2. Once the supervisor supports your application, follow the instructions here to submit your application. 
  3. Scholarships are available for domestic and international applicants. Click on the links for more information.

Deadline for expression of interest for this coming round has now closed.

meet our phd students

Why do a PhD with the National Centre for Social and Economic Modelling (NATSEM)? One of our recent PhD graduates tells his story. 

  Erick Hansnata

I was originally trained as a development economist both when I pursued my undergraduate level at the University of Indonesia and when I studied my master degree the Australian National University. My research was mostly involved in the area of poverty alleviation, social programs, and regional development analyses. When I joined the National Centre for Social and Economic Modelling (NATSEM) at the Institute for Governance and Policy Analysis (IGPA) in 2012 to start my Ph.D, I found that other research areas was very fascinating, which could strengthen my capability on policy analysis.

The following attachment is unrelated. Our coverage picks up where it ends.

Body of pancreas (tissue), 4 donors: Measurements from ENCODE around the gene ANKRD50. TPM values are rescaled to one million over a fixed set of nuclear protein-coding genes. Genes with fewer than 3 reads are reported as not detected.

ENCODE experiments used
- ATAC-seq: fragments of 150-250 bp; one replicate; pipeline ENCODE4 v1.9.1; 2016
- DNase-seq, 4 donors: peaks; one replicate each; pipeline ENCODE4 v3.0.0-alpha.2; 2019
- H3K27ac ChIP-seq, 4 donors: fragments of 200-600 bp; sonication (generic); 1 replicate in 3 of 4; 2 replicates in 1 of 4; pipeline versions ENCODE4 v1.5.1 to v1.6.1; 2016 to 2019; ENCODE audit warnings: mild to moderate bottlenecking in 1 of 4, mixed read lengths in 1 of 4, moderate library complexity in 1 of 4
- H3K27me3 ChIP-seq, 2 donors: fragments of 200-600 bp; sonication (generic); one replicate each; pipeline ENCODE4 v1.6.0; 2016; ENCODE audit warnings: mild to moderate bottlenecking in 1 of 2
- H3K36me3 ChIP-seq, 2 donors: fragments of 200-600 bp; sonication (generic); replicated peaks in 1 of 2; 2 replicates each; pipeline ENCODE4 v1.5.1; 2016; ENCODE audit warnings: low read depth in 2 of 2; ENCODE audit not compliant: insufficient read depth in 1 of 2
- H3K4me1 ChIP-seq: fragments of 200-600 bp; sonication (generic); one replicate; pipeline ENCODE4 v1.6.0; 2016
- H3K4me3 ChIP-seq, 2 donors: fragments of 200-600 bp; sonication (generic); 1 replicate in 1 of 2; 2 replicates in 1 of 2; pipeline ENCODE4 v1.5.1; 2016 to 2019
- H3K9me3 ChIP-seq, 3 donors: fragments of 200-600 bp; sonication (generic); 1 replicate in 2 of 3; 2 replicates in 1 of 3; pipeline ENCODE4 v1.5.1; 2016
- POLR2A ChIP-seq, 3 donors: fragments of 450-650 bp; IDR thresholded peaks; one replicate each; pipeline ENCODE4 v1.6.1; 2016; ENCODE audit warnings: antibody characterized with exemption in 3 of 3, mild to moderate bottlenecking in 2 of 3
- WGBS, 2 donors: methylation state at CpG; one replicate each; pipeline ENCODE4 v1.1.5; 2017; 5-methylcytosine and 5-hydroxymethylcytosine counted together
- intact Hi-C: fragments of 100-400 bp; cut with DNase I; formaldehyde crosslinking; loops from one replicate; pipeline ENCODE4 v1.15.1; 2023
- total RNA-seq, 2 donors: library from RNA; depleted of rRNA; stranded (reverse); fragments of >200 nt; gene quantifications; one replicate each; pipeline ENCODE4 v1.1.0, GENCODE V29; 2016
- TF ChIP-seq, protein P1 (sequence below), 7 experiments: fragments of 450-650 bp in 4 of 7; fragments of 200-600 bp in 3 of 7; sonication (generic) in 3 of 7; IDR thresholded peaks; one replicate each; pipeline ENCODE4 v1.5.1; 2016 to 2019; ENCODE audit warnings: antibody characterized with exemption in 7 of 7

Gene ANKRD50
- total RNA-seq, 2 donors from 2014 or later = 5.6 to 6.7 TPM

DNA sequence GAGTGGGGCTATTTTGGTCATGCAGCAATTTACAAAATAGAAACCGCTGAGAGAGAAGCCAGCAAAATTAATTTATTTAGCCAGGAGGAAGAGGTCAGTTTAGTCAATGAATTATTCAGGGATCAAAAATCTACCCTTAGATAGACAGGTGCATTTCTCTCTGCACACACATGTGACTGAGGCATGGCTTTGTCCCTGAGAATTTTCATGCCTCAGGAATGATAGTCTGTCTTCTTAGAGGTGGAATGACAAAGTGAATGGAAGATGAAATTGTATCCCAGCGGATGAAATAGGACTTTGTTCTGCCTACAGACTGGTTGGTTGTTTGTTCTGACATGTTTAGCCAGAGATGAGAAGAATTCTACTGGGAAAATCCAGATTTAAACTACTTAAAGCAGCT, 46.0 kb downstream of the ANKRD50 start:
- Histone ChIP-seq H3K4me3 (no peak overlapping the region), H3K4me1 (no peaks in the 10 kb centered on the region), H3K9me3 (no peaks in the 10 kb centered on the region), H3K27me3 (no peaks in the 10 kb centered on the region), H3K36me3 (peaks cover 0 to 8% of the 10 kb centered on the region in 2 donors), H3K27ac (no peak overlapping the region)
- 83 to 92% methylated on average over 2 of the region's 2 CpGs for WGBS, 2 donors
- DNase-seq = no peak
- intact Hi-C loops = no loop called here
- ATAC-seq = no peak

My involvements in several research and consultation projects at NATSEM/IGPA has developed my skills in constructing a solid policy prescription based on a wide-range of evidence. The project and consultation projects include analysis on dynamics Australian labour market, social condition in the Aboriginal communities, migration in the Murray-Darling Basin Australia, and OECD’s report on trend of poverty and inequality in Indonesia. The latest research project on costs of dementia received a positive response from the Federal government of $200 million on dementia research. After completing my Ph.D, currently I am working at the Independent Competition and Regulatory Commission (ICRC) ACT Government.  I also keep maintaining my passion in teaching in quantitative analysis unit at University of Canberra. Pursuing my PhD at NATSEM/IGPA clearly developed my ability to always improve and contribute in shaping the policy.